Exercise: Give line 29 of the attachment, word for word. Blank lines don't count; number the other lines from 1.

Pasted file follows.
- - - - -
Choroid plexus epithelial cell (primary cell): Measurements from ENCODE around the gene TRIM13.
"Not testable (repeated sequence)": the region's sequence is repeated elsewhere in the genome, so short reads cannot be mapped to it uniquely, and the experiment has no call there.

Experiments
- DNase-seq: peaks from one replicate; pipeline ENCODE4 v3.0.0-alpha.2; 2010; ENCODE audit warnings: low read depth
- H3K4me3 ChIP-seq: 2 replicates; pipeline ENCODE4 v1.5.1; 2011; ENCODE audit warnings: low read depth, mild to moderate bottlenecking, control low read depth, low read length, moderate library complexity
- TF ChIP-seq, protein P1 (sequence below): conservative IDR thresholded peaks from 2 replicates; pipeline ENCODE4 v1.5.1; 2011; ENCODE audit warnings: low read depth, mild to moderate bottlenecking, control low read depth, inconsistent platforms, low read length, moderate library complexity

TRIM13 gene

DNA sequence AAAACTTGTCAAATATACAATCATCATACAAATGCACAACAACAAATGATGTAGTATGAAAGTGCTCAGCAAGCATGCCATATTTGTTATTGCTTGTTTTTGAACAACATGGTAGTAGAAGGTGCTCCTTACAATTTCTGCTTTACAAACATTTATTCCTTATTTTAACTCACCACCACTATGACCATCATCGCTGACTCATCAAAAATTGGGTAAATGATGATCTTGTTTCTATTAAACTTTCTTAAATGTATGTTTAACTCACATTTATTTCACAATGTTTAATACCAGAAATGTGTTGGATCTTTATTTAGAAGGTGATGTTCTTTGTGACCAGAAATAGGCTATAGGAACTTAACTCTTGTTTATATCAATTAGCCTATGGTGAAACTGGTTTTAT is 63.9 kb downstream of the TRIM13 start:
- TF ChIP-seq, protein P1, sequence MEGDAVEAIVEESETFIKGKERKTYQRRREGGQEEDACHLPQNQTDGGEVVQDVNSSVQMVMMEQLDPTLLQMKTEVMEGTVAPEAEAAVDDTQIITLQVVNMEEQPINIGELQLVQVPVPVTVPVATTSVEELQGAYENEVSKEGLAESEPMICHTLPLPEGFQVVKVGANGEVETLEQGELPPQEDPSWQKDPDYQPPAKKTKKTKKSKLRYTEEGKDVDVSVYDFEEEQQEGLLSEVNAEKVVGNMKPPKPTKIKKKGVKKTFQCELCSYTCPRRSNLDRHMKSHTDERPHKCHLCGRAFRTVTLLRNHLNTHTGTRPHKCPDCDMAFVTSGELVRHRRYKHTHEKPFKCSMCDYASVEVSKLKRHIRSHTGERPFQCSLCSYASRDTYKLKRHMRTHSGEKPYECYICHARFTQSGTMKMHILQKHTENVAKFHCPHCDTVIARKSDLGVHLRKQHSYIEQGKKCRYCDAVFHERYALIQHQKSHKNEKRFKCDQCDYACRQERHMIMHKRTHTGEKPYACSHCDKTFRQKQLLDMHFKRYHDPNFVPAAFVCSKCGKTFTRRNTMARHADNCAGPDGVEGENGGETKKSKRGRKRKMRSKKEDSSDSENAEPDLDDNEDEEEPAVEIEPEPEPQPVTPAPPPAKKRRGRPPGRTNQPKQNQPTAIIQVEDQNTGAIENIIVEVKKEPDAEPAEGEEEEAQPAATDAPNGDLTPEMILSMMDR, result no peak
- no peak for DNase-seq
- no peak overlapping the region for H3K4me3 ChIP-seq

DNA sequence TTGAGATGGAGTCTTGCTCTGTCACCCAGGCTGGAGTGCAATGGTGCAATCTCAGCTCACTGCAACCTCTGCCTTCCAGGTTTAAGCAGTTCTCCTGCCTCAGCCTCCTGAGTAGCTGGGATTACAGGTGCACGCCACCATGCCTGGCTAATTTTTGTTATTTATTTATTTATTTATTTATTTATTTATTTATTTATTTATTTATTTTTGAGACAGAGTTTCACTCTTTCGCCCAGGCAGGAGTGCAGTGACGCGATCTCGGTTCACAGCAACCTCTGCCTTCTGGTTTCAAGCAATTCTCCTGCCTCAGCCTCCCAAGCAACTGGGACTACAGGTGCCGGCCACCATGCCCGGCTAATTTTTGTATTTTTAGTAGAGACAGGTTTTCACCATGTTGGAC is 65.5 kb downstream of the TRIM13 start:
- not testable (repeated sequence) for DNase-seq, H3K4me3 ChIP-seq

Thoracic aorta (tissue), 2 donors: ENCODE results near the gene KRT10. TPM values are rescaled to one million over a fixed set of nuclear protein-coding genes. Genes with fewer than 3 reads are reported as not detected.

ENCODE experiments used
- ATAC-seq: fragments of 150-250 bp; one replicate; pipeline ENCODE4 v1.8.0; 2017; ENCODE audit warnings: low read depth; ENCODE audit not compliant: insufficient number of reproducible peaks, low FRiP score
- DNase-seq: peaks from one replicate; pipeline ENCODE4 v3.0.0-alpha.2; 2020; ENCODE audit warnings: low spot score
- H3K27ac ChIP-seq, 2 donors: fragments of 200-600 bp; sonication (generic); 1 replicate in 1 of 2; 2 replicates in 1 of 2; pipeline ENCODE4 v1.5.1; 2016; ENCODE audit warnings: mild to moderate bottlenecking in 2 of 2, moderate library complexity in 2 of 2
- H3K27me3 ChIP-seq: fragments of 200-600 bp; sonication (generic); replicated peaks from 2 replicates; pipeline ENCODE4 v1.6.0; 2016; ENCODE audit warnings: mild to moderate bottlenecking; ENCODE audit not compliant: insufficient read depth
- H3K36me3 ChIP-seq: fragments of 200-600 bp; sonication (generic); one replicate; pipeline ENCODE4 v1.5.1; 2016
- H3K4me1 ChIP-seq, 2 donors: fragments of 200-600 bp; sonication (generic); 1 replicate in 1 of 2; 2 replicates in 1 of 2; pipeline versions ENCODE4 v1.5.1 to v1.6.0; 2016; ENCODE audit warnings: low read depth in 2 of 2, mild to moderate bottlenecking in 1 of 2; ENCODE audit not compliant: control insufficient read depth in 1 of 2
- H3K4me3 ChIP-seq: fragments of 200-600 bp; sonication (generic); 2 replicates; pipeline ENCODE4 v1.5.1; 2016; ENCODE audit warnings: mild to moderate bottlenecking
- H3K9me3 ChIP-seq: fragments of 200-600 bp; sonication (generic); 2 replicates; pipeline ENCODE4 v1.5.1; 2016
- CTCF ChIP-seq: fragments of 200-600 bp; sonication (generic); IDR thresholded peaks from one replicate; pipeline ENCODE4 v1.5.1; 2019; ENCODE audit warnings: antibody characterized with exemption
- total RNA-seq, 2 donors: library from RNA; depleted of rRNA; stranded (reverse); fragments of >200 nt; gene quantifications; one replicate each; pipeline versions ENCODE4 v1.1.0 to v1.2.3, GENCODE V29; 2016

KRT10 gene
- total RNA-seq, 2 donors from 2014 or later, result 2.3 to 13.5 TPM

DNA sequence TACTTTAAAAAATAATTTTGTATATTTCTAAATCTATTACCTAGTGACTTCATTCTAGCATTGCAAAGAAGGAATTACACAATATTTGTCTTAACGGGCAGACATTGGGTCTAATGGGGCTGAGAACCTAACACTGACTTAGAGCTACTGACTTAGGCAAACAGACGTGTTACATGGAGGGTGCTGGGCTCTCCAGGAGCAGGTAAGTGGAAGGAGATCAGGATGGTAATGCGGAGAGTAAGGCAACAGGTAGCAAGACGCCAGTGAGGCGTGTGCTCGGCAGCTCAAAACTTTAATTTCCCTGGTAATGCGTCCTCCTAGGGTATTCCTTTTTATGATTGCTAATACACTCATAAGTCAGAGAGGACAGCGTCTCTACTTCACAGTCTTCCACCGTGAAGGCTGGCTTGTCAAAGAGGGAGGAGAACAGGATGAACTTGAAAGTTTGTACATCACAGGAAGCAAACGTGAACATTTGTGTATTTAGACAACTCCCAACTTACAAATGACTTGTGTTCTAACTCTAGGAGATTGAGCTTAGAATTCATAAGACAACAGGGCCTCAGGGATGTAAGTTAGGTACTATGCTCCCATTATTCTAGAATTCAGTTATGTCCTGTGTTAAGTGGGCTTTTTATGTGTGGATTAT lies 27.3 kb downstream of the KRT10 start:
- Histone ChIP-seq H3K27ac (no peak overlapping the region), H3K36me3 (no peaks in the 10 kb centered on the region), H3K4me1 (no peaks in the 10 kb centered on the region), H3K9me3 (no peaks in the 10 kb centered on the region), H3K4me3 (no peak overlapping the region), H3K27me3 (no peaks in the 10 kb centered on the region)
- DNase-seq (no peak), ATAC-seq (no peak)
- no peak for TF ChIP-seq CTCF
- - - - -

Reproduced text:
- Histone ChIP-seq H3K27ac (no peak overlapping the region), H3K36me3 (no peaks in the 10 kb centered on the region), H3K4me1 (no peaks in the 10 kb centered on the region), H3K9me3 (no peaks in the 10 kb centered on the region), H3K4me3 (no peak overlapping the region), H3K27me3 (no peaks in the 10 kb centered on the region)